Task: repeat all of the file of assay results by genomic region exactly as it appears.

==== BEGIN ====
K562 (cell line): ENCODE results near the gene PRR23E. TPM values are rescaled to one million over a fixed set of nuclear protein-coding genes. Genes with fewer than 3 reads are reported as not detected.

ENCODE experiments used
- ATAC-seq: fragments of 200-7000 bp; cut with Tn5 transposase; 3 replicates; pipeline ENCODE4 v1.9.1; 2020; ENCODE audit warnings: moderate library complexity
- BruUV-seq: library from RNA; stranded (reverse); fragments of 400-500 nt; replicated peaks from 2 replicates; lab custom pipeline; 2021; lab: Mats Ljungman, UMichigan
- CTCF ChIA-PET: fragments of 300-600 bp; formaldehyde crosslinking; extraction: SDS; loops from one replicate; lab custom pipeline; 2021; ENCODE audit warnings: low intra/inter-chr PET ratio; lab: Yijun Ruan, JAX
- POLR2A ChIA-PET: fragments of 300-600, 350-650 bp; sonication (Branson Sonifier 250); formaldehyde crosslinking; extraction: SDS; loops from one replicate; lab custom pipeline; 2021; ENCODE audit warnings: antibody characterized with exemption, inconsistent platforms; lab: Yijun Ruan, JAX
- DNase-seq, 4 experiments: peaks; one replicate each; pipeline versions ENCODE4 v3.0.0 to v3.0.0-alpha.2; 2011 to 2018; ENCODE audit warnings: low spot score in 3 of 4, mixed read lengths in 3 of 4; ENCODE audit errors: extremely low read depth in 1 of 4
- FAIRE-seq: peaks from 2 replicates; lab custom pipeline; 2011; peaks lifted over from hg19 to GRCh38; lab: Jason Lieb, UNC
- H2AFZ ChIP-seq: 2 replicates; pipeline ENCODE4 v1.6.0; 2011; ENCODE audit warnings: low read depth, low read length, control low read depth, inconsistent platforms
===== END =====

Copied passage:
K562 (cell line): ENCODE results near the gene PRR23E. TPM values are rescaled to one million over a fixed set of nuclear protein-coding genes. Genes with fewer than 3 reads are reported as not detected.

ENCODE experiments used
- ATAC-seq: fragments of 200-7000 bp; cut with Tn5 transposase; 3 replicates; pipeline ENCODE4 v1.9.1; 2020; ENCODE audit warnings: moderate library complexity
- BruUV-seq: library from RNA; stranded (reverse); fragments of 400-500 nt; replicated peaks from 2 replicates; lab custom pipeline; 2021; lab: Mats Ljungman, UMichigan
- CTCF ChIA-PET: fragments of 300-600 bp; formaldehyde crosslinking; extraction: SDS; loops from one replicate; lab custom pipeline; 2021; ENCODE audit warnings: low intra/inter-chr PET ratio; lab: Yijun Ruan, JAX
- POLR2A ChIA-PET: fragments of 300-600, 350-650 bp; sonication (Branson Sonifier 250); formaldehyde crosslinking; extraction: SDS; loops from one replicate; lab custom pipeline; 2021; ENCODE audit warnings: antibody characterized with exemption, inconsistent platforms; lab: Yijun Ruan, JAX
- DNase-seq, 4 experiments: peaks; one replicate each; pipeline versions ENCODE4 v3.0.0 to v3.0.0-alpha.2; 2011 to 2018; ENCODE audit warnings: low spot score in 3 of 4, mixed read lengths in 3 of 4; ENCODE audit errors: extremely low read depth in 1 of 4
- FAIRE-seq: peaks from 2 replicates; lab custom pipeline; 2011; peaks lifted over from hg19 to GRCh38; lab: Jason Lieb, UNC
- H2AFZ ChIP-seq: 2 replicates; pipeline ENCODE4 v1.6.0; 2011; ENCODE audit warnings: low read depth, low read length, control low read depth, inconsistent platforms